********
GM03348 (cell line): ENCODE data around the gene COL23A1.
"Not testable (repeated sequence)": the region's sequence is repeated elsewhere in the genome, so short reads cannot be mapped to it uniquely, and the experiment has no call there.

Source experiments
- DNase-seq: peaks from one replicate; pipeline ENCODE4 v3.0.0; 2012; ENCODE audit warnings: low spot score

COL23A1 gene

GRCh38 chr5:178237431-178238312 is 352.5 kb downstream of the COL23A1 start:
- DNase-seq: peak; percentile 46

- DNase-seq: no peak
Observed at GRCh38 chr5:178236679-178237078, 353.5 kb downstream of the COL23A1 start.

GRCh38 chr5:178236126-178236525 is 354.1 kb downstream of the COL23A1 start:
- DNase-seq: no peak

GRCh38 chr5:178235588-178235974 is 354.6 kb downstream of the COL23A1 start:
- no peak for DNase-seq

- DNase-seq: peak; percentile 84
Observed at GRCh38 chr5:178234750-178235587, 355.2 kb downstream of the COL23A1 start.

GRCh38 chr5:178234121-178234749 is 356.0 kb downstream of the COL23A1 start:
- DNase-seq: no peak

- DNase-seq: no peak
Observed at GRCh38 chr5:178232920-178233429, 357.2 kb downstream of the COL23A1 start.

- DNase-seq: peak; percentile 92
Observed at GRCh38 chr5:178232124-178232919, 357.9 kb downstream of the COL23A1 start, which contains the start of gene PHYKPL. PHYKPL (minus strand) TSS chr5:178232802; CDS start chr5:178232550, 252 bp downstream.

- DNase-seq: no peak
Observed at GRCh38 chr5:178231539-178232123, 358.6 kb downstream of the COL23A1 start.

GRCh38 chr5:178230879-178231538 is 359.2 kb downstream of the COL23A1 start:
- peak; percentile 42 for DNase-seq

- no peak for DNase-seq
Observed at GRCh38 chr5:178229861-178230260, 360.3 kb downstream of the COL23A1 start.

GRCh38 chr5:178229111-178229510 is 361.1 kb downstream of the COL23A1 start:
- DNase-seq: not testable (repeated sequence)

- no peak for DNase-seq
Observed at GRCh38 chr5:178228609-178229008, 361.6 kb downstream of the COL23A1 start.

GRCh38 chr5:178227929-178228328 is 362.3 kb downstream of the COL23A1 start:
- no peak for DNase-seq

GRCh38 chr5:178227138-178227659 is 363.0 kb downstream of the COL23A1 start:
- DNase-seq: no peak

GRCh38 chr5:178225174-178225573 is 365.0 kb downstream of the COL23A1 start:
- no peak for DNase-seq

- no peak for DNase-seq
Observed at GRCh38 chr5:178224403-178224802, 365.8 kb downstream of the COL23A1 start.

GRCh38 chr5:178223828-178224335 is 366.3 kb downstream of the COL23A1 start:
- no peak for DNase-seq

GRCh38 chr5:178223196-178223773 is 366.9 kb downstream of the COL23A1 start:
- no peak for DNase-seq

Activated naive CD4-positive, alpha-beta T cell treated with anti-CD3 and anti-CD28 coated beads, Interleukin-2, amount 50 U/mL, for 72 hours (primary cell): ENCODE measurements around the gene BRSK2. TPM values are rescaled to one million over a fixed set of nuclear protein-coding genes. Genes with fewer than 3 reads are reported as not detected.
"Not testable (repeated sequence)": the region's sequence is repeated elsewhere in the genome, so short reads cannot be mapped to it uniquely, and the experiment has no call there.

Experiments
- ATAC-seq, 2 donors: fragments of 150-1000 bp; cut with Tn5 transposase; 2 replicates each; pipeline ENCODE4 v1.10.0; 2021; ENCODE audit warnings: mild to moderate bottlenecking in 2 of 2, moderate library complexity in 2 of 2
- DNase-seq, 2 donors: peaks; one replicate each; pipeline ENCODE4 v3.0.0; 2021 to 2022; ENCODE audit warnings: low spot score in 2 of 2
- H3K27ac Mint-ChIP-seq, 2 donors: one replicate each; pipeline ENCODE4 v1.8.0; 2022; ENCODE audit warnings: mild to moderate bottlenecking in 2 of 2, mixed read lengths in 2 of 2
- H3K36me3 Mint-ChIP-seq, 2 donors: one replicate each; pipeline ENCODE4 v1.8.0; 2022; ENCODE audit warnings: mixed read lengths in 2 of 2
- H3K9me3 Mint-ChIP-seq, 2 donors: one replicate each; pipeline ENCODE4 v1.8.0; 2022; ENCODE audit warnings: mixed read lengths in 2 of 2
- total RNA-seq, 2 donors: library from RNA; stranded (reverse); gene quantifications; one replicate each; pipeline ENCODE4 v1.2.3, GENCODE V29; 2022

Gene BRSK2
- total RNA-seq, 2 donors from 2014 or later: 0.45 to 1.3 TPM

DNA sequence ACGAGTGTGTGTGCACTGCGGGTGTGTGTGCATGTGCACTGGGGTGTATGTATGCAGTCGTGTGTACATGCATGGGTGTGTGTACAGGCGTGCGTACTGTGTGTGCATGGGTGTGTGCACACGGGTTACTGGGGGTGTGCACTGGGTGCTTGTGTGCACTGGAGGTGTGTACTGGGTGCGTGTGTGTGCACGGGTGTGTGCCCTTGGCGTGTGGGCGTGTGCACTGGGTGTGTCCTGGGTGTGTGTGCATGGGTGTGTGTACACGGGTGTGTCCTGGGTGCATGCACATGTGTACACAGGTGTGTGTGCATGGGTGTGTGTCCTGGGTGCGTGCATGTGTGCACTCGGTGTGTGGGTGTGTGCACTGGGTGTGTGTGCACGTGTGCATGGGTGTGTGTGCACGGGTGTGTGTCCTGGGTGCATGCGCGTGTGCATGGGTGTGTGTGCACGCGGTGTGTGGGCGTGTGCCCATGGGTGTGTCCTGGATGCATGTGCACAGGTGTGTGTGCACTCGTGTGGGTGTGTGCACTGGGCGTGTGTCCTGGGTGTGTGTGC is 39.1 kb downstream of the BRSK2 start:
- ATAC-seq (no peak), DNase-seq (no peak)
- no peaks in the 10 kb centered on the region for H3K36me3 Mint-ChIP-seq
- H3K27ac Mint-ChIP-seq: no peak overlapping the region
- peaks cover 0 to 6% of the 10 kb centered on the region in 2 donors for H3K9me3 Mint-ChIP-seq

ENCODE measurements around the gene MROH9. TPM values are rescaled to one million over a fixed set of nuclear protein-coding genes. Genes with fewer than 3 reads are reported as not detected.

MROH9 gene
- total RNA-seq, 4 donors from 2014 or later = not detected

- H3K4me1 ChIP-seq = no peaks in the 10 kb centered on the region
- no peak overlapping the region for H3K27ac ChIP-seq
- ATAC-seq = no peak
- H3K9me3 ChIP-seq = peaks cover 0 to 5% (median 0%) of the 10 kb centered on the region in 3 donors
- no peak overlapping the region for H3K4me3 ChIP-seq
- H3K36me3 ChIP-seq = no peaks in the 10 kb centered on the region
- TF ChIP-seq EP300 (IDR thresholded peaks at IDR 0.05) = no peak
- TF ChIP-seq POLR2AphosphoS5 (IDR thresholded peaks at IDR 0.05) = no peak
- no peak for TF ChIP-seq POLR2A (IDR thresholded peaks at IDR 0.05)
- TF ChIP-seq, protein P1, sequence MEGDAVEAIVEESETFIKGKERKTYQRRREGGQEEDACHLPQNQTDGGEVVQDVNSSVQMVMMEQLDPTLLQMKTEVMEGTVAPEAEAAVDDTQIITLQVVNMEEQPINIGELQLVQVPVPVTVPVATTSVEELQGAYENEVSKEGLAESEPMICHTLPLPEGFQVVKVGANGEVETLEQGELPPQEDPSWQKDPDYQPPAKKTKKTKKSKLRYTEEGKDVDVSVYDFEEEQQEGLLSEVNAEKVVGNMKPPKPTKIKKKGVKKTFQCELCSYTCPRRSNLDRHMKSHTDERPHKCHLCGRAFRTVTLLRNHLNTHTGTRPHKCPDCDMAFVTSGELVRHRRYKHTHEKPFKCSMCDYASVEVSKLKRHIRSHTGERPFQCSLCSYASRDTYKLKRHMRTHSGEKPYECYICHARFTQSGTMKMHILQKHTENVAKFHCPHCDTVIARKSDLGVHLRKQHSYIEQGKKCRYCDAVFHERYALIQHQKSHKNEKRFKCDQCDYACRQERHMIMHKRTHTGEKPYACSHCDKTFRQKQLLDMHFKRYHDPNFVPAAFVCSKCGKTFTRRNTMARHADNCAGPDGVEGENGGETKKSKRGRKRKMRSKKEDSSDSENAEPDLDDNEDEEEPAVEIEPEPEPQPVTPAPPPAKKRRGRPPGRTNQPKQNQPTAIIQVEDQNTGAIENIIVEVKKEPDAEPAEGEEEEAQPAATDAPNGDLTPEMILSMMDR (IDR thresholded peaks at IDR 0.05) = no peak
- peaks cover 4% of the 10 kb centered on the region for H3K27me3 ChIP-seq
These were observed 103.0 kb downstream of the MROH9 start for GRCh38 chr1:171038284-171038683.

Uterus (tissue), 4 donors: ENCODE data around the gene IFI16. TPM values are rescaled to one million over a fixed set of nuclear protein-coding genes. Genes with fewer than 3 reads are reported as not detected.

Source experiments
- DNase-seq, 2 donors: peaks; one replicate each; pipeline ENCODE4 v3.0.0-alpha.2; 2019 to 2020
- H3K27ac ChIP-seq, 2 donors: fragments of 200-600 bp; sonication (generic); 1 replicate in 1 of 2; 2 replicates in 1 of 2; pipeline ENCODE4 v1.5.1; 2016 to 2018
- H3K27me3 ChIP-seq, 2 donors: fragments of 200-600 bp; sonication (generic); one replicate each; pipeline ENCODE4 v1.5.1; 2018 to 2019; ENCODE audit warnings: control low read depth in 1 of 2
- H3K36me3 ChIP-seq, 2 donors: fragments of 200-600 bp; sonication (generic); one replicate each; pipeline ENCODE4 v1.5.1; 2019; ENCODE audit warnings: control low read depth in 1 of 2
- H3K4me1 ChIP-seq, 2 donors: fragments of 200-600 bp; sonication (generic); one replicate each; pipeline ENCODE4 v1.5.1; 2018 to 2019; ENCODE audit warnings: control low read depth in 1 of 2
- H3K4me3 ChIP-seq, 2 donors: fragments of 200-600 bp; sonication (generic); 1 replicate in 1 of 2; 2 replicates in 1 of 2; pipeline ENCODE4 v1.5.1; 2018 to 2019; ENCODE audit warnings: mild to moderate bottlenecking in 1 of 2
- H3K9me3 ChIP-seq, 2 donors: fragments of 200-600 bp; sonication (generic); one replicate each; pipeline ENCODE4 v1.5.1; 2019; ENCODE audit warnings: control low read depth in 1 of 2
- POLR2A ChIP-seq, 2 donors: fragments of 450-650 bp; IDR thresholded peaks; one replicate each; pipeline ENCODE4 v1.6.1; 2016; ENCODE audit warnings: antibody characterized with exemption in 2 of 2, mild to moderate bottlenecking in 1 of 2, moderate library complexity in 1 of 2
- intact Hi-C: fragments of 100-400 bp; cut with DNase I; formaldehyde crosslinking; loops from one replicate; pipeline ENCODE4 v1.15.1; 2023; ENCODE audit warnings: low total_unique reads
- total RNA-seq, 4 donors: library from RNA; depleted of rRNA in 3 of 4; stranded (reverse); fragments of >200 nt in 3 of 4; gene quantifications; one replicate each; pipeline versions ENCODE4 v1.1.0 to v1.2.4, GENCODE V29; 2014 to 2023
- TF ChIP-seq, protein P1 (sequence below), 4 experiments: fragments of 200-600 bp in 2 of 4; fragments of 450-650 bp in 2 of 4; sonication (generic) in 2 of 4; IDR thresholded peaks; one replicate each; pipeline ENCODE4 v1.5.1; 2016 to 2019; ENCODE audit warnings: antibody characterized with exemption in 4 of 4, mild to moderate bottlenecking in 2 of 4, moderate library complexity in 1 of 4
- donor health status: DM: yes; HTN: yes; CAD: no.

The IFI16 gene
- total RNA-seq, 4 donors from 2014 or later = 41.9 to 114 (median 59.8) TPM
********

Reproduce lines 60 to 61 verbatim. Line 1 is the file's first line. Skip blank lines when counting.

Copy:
ENCODE measurements around the gene MROH9. TPM values are rescaled to one million over a fixed set of nuclear protein-coding genes. Genes with fewer than 3 reads are reported as not detected.

MROH9 gene